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Varying Nicotine Patch Dose and Type of Smoking Cessation Counseling

Douglas E. Jorenby, PhD; Stevens S. Smith, PhD; Michael C. Fiore, MD, MPH; Richard D. Hurt, MD; Kenneth P. Offord, MS; Ivana T. Croghan, PhD; J. Taylor Hays, MD; Stephen F. Lewis, MD; Timothy B. Baker, PhD
JAMA. 1995;274(17):1347-1352. doi:10.1001/jama.1995.03530170027027.
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Objective.  —To compare the efficacy and safety of 22-mg and 44-mg doses of transdermal nicotine therapy when it is paired with minimal, individual, or group counseling to improve smoking cessation rates.

Design.  —An 8-week clinical trial (4 weeks double-blind followed by 4 weeks open label) using random assignment of participants to both dose (22 or 44 mg) and counseling (minimal, individual, or group) conditions.

Participants.  —Daily cigarette smokers (≥15 cigarettes per day for at least 1 year) who volunteered to participate in a study of smoking cessation treatment. A total of 504 participants were enrolled at two sites.

Intervention.  —Four weeks of 22- or 44-mg transdermal nicotine therapy followed by 4 weeks of dosage reduction (2 weeks of 22 mg followed by 2 weeks of 11 mg). Counseling consisted of a self-help pamphlet (minimal); a self-help pamphlet, a brief physician motivational message, and three brief (≥15 minutes) follow-up visits with a nurse (individual); or the pamphlet, the motivational message, and eight weekly 1-hour group smoking cessation counseling visits (group). All participants returned weekly to turn in questionnaires and for assessment of their smoking status.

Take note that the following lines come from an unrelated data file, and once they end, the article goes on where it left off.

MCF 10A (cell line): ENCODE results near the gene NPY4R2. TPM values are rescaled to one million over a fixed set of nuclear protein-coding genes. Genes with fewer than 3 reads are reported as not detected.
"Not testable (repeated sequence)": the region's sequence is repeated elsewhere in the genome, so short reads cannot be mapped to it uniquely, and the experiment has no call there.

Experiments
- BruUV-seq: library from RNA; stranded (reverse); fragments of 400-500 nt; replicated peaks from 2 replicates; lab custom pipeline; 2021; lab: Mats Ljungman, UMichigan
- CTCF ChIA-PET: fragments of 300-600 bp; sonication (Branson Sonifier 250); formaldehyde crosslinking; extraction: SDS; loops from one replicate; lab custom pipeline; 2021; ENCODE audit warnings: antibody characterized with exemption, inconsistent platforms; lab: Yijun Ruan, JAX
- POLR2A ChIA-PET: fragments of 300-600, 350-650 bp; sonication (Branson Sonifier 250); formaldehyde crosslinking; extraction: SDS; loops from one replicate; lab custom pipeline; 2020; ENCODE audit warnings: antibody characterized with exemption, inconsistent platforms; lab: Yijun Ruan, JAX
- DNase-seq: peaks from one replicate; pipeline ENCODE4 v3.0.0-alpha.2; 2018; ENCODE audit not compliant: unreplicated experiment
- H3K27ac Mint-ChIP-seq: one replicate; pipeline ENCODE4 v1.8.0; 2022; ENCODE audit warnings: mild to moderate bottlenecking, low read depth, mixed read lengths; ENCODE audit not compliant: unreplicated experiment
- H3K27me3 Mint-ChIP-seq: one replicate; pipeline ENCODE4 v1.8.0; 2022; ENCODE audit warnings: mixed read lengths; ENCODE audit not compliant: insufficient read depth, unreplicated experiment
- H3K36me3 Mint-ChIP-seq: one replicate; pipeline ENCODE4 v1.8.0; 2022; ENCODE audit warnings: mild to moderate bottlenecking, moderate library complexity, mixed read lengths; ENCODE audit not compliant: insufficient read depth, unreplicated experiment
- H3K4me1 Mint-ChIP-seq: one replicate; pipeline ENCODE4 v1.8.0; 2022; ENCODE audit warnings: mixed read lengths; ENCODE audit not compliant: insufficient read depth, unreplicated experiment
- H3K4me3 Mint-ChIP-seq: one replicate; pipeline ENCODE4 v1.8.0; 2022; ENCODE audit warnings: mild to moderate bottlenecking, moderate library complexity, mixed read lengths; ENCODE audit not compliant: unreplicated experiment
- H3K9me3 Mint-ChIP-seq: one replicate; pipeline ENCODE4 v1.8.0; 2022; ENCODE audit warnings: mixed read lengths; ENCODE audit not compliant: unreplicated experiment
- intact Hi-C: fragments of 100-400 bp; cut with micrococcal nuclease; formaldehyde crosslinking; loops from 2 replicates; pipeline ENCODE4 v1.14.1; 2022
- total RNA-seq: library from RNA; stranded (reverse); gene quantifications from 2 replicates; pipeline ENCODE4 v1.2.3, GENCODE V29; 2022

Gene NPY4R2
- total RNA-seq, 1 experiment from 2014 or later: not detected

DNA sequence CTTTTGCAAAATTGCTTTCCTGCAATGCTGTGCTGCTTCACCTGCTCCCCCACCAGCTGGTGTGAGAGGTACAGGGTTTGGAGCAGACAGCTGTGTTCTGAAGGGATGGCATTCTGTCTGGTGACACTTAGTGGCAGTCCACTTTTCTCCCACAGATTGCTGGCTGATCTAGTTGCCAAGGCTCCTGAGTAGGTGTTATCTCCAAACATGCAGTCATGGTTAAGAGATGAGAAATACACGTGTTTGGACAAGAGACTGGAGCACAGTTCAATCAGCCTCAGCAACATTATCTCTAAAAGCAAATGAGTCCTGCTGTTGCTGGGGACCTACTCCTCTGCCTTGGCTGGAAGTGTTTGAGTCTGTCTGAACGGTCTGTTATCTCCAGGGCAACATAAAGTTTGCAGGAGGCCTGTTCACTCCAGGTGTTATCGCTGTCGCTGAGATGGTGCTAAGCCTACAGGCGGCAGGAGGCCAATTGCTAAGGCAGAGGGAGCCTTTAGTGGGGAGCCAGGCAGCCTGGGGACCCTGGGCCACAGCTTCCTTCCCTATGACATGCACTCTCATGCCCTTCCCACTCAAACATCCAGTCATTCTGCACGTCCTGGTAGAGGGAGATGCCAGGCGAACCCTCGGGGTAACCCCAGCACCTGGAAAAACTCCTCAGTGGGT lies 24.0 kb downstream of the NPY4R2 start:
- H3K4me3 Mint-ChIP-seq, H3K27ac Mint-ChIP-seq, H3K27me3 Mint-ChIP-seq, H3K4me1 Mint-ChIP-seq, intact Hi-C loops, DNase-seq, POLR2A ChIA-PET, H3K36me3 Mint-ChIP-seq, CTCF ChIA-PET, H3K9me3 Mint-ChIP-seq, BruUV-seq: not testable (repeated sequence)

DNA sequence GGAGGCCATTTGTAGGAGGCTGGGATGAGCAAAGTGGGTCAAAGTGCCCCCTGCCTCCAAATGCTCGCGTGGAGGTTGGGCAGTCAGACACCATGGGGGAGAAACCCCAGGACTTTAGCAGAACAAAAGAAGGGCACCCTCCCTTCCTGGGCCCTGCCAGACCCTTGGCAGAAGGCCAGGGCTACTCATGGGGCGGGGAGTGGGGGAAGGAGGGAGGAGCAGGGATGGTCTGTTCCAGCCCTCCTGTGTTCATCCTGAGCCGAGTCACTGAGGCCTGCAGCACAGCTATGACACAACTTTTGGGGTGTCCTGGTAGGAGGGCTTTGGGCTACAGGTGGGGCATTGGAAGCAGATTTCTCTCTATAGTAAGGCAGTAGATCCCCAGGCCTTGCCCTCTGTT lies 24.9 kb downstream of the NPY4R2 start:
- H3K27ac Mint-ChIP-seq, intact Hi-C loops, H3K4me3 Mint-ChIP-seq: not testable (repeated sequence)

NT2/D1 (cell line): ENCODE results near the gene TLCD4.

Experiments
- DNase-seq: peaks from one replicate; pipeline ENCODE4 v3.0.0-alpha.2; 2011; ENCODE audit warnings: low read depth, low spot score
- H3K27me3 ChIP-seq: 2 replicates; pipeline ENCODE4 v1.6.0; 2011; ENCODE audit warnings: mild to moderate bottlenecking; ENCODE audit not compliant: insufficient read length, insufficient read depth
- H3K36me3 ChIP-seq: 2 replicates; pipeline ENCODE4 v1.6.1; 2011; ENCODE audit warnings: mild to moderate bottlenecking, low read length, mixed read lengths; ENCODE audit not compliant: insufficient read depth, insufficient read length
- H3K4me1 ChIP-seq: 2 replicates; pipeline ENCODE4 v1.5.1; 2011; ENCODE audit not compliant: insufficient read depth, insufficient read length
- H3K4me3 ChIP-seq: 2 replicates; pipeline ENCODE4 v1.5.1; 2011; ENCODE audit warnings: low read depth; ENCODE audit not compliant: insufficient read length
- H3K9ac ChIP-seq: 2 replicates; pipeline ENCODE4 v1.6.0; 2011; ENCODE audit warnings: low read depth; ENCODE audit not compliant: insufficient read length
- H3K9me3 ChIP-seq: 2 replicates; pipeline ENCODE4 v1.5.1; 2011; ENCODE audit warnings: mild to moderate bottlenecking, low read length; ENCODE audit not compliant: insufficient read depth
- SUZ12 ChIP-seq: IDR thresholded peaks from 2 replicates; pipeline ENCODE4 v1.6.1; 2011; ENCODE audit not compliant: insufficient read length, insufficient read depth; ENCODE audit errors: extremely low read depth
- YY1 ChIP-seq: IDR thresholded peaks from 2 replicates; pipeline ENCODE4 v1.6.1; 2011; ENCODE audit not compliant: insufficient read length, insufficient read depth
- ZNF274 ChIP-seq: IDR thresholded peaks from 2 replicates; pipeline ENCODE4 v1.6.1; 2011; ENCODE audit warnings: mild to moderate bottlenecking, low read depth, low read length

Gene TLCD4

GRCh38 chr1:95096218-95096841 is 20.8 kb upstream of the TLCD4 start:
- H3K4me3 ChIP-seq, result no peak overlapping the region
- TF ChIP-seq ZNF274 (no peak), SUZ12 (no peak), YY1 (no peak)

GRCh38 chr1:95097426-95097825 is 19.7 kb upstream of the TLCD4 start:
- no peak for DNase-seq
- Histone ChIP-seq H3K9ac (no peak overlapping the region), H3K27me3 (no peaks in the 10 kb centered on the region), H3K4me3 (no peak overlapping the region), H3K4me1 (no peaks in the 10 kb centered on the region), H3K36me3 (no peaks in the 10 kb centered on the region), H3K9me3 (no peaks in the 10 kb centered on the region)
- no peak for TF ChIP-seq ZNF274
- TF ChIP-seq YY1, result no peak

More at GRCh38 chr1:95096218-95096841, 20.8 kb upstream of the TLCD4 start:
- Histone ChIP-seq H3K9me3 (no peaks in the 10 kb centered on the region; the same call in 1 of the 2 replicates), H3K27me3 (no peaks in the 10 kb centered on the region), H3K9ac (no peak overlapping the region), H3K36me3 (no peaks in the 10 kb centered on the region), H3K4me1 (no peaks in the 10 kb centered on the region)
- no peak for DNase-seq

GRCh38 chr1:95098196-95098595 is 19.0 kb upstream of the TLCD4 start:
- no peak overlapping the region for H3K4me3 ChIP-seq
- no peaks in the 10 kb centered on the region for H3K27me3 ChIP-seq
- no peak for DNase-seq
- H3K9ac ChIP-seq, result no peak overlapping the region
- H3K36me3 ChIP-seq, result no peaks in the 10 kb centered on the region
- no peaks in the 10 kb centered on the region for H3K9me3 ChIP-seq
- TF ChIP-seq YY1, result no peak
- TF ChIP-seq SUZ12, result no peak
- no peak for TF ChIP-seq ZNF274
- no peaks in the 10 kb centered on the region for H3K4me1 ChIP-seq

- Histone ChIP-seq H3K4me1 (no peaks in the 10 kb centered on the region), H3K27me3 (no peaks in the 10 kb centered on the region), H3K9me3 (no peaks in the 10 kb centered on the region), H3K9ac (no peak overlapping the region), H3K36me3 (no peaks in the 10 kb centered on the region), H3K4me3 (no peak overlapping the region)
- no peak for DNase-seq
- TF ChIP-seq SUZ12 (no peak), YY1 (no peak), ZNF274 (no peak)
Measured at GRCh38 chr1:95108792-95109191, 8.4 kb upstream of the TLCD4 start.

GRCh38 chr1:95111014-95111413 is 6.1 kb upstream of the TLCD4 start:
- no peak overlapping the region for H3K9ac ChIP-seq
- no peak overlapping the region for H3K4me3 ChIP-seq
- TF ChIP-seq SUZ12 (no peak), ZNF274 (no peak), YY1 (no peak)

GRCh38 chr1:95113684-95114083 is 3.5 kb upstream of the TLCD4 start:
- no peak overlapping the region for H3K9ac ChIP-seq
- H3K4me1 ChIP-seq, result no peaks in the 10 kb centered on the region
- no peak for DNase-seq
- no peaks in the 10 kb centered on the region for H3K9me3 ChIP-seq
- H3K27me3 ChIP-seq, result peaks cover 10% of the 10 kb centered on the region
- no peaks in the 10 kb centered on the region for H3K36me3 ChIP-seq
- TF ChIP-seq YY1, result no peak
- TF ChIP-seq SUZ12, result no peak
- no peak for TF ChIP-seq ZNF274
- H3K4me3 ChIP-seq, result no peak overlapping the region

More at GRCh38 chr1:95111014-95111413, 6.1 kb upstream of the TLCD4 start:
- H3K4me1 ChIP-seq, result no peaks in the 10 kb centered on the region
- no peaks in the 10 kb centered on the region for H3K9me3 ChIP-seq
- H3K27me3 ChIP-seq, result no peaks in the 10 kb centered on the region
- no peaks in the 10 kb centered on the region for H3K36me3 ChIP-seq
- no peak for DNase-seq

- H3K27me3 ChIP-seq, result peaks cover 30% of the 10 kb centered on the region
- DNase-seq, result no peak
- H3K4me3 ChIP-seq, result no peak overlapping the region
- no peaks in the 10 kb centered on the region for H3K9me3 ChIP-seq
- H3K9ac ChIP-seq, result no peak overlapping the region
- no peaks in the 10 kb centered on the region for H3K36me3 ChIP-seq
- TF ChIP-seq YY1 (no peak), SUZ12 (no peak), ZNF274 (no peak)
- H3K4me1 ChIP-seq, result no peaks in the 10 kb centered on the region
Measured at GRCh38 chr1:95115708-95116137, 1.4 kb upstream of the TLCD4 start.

Main Outcome Measures.  —Abstinence from smoking was based on selfreport, confirmed by an expired carbon monoxide concentration lower than 10 ppm. Withdrawal severity was assessed by means of an eight-item self-report questionnaire completed daily.

Results.  —Smoking cessation rates for the two nicotine patch doses and three levels of counseling did not differ significantly at either 8 weeks or 26 weeks following the quit date. Among those receiving minimal contact, the 44-mg dose produced greater abstinence at 4 weeks than did the 22-mg dose (68% vs 45%; P<.01). Participants receiving minimal-contact adjuvant treatment were less likely to be abstinent at the end of 4 weeks than those receiving individual or group counseling (56% vs 67%; P<.05). The 44-mg dose decreased desire to smoke more than the 22-mg dose, but this effect was not related to success in quitting smoking. Transdermal nicotine therapy at doses of 44 mg produced a significantly greater frequency of nausea (28%), vomiting (10%), and erythema with edema at the patch site (30%) than did a 22-mg dose (10%, 2%, and 13%, respectively; P<.01 for each adverse effect). Three serious adverse events occurred during use of the 44-mg patch dose.

Conclusions.  —There does not appear to be any general, sustained benefit of initiating transdermal nicotine therapy with a 44-mg patch dose or of providing intense adjuvant smoking cessation treatment. The two doses and all adjuvant treatments produced equivalent effects at the 26-week follow-up, and the higher patch dose produced more adverse effects. Higher-dose (44-mg) nicotine replacement does not appear to be indicated for general clinical populations, although it may provide short-term benefit to some smokers attempting to quit with minimal adjuvant treatment.(JAMA. 1995;274:1347-1352)


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